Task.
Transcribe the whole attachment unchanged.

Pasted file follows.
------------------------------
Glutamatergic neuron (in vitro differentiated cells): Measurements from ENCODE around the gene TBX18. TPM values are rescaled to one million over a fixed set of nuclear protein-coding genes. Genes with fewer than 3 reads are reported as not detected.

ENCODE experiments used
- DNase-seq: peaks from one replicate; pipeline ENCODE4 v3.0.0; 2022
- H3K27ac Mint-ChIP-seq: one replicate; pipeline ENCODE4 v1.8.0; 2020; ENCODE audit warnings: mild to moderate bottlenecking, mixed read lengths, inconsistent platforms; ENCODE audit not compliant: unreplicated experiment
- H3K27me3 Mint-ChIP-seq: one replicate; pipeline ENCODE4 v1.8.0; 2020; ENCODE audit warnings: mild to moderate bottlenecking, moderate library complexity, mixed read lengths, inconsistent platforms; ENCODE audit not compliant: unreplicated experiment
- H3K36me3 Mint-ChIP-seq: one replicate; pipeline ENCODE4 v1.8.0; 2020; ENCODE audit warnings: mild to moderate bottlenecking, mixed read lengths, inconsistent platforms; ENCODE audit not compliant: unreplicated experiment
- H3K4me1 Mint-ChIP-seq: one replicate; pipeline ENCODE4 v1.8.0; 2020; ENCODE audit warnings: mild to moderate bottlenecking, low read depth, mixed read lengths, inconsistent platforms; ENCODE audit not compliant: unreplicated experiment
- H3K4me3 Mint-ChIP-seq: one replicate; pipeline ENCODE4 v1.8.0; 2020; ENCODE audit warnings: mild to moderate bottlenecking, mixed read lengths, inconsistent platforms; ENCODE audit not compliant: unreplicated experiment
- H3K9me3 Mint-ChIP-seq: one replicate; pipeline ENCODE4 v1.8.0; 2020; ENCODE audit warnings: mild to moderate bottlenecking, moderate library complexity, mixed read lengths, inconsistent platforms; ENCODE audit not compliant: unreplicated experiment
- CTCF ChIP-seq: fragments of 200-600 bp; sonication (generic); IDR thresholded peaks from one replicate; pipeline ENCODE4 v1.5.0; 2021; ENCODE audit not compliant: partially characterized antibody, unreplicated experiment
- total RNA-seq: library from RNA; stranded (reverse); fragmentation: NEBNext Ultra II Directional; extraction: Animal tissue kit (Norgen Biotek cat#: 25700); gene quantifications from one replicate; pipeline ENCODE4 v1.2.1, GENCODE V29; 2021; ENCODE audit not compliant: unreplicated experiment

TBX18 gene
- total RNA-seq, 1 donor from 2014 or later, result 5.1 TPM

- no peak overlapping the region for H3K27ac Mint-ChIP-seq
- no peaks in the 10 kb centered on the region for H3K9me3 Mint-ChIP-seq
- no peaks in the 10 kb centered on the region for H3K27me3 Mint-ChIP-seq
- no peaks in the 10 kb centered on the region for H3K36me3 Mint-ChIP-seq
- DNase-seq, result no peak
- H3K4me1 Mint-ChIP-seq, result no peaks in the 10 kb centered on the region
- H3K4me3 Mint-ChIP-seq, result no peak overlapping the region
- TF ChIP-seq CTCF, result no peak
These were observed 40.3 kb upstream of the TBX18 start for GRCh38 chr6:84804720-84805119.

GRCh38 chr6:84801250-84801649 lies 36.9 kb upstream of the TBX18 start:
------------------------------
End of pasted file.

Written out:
Glutamatergic neuron (in vitro differentiated cells): Measurements from ENCODE around the gene TBX18. TPM values are rescaled to one million over a fixed set of nuclear protein-coding genes. Genes with fewer than 3 reads are reported as not detected.

ENCODE experiments used
- DNase-seq: peaks from one replicate; pipeline ENCODE4 v3.0.0; 2022
- H3K27ac Mint-ChIP-seq: one replicate; pipeline ENCODE4 v1.8.0; 2020; ENCODE audit warnings: mild to moderate bottlenecking, mixed read lengths, inconsistent platforms; ENCODE audit not compliant: unreplicated experiment
- H3K27me3 Mint-ChIP-seq: one replicate; pipeline ENCODE4 v1.8.0; 2020; ENCODE audit warnings: mild to moderate bottlenecking, moderate library complexity, mixed read lengths, inconsistent platforms; ENCODE audit not compliant: unreplicated experiment
- H3K36me3 Mint-ChIP-seq: one replicate; pipeline ENCODE4 v1.8.0; 2020; ENCODE audit warnings: mild to moderate bottlenecking, mixed read lengths, inconsistent platforms; ENCODE audit not compliant: unreplicated experiment
- H3K4me1 Mint-ChIP-seq: one replicate; pipeline ENCODE4 v1.8.0; 2020; ENCODE audit warnings: mild to moderate bottlenecking, low read depth, mixed read lengths, inconsistent platforms; ENCODE audit not compliant: unreplicated experiment
- H3K4me3 Mint-ChIP-seq: one replicate; pipeline ENCODE4 v1.8.0; 2020; ENCODE audit warnings: mild to moderate bottlenecking, mixed read lengths, inconsistent platforms; ENCODE audit not compliant: unreplicated experiment
- H3K9me3 Mint-ChIP-seq: one replicate; pipeline ENCODE4 v1.8.0; 2020; ENCODE audit warnings: mild to moderate bottlenecking, moderate library complexity, mixed read lengths, inconsistent platforms; ENCODE audit not compliant: unreplicated experiment
- CTCF ChIP-seq: fragments of 200-600 bp; sonication (generic); IDR thresholded peaks from one replicate; pipeline ENCODE4 v1.5.0; 2021; ENCODE audit not compliant: partially characterized antibody, unreplicated experiment
- total RNA-seq: library from RNA; stranded (reverse); fragmentation: NEBNext Ultra II Directional; extraction: Animal tissue kit (Norgen Biotek cat#: 25700); gene quantifications from one replicate; pipeline ENCODE4 v1.2.1, GENCODE V29; 2021; ENCODE audit not compliant: unreplicated experiment

TBX18 gene
- total RNA-seq, 1 donor from 2014 or later, result 5.1 TPM

- no peak overlapping the region for H3K27ac Mint-ChIP-seq
- no peaks in the 10 kb centered on the region for H3K9me3 Mint-ChIP-seq
- no peaks in the 10 kb centered on the region for H3K27me3 Mint-ChIP-seq
- no peaks in the 10 kb centered on the region for H3K36me3 Mint-ChIP-seq
- DNase-seq, result no peak
- H3K4me1 Mint-ChIP-seq, result no peaks in the 10 kb centered on the region
- H3K4me3 Mint-ChIP-seq, result no peak overlapping the region
- TF ChIP-seq CTCF, result no peak
These were observed 40.3 kb upstream of the TBX18 start for GRCh38 chr6:84804720-84805119.

GRCh38 chr6:84801250-84801649 lies 36.9 kb upstream of the TBX18 start: